comparison src/share/vm/runtime/biasedLocking.hpp @ 61:5a76ab815e34

6667833: Remove CacheTimeMillis Summary: Remove -XX:+CacheTimeMillis option and associated functionality Reviewed-by: acorn, never
author sbohne
date Wed, 19 Mar 2008 09:58:01 -0400
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children c18cbe5936b8
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-1:000000000000 0:2b070a54655b
1 /*
2 * Copyright 2005-2006 Sun Microsystems, Inc. All Rights Reserved.
3 * DO NOT ALTER OR REMOVE COPYRIGHT NOTICES OR THIS FILE HEADER.
4 *
5 * This code is free software; you can redistribute it and/or modify it
6 * under the terms of the GNU General Public License version 2 only, as
7 * published by the Free Software Foundation.
8 *
9 * This code is distributed in the hope that it will be useful, but WITHOUT
10 * ANY WARRANTY; without even the implied warranty of MERCHANTABILITY or
11 * FITNESS FOR A PARTICULAR PURPOSE. See the GNU General Public License
12 * version 2 for more details (a copy is included in the LICENSE file that
13 * accompanied this code).
14 *
15 * You should have received a copy of the GNU General Public License version
16 * 2 along with this work; if not, write to the Free Software Foundation,
17 * Inc., 51 Franklin St, Fifth Floor, Boston, MA 02110-1301 USA.
18 *
19 * Please contact Sun Microsystems, Inc., 4150 Network Circle, Santa Clara,
20 * CA 95054 USA or visit www.sun.com if you need additional information or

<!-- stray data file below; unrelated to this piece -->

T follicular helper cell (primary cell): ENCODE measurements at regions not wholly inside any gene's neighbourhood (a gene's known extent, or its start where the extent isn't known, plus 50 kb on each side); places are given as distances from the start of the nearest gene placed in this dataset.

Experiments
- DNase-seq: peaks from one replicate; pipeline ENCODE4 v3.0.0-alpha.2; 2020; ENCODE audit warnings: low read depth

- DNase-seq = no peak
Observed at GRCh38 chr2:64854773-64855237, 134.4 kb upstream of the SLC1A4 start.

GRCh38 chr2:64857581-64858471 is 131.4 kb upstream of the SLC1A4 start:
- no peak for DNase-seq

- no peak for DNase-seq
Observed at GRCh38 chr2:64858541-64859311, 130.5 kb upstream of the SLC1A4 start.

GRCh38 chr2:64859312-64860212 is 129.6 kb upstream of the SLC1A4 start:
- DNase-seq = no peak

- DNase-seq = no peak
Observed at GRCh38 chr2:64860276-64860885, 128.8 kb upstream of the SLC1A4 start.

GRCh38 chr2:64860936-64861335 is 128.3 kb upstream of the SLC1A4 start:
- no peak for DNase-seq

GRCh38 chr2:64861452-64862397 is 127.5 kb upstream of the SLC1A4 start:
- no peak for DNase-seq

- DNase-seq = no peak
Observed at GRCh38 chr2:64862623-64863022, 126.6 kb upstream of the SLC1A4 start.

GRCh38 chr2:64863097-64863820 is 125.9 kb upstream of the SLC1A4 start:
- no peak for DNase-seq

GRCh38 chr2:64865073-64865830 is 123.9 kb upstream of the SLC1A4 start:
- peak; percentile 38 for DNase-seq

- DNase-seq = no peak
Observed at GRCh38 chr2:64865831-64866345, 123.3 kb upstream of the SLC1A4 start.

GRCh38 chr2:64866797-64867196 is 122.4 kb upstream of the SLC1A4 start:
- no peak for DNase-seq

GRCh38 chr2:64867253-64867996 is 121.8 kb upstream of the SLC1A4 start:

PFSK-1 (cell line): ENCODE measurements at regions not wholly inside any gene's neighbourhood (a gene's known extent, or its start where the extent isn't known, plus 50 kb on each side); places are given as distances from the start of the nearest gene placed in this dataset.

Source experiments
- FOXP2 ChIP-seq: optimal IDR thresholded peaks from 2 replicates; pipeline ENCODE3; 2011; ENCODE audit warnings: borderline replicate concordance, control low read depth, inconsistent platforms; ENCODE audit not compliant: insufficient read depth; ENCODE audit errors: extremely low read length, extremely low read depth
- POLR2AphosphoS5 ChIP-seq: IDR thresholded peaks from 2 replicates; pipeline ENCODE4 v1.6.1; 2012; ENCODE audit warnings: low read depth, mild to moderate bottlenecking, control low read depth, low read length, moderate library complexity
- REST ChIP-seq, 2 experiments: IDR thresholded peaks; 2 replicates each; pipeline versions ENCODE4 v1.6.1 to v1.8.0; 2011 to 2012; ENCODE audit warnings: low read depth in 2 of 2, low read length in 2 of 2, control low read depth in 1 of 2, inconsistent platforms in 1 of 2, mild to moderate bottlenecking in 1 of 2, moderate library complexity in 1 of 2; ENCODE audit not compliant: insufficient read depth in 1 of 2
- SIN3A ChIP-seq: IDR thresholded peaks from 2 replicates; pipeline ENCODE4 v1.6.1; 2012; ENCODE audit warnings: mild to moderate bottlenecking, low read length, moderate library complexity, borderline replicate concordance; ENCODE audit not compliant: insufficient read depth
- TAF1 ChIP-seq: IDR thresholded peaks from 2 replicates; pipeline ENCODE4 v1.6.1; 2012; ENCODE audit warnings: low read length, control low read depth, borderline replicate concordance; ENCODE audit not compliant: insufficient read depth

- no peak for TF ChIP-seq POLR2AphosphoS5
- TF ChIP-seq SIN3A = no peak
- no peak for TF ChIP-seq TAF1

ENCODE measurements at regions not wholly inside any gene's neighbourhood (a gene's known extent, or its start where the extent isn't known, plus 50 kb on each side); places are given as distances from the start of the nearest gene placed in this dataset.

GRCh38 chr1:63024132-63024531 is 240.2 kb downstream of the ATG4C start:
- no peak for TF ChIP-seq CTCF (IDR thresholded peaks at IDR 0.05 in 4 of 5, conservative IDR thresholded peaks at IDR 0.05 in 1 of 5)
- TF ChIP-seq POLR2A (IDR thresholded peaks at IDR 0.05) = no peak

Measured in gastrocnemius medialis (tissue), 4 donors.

21 * have any questions.
22 *
23 */
24
25 // This class describes operations to implement Store-Free Biased
26 // Locking. The high-level properties of the scheme are similar to
27 // IBM's lock reservation, Dice-Moir-Scherer QR locks, and other biased
28 // locking mechanisms. The principal difference is in the handling of
29 // recursive locking which is how this technique achieves a more
30 // efficient fast path than these other schemes.
31 //
32 // The basic observation is that in HotSpot's current fast locking
33 // scheme, recursive locking (in the fast path) causes no update to
34 // the object header. The recursion is described simply by stack
35 // records containing a specific value (NULL). Only the last unlock by
36 // a given thread causes an update to the object header.
37 //
38 // This observation, coupled with the fact that HotSpot only compiles
39 // methods for which monitor matching is obeyed (and which therefore
40 // can not throw IllegalMonitorStateException), implies that we can
41 // completely eliminate modifications to the object header for
42 // recursive locking in compiled code, and perform similar recursion
43 // checks and throwing of IllegalMonitorStateException in the
44 // interpreter with little or no impact on the performance of the fast
45 // path.
46 //
47 // The basic algorithm is as follows (note, see below for more details
48 // and information). A pattern in the low three bits is reserved in
49 // the object header to indicate whether biasing of a given object's
50 // lock is currently being done or is allowed at all. If the bias
51 // pattern is present, the contents of the rest of the header are
52 // either the JavaThread* of the thread to which the lock is biased,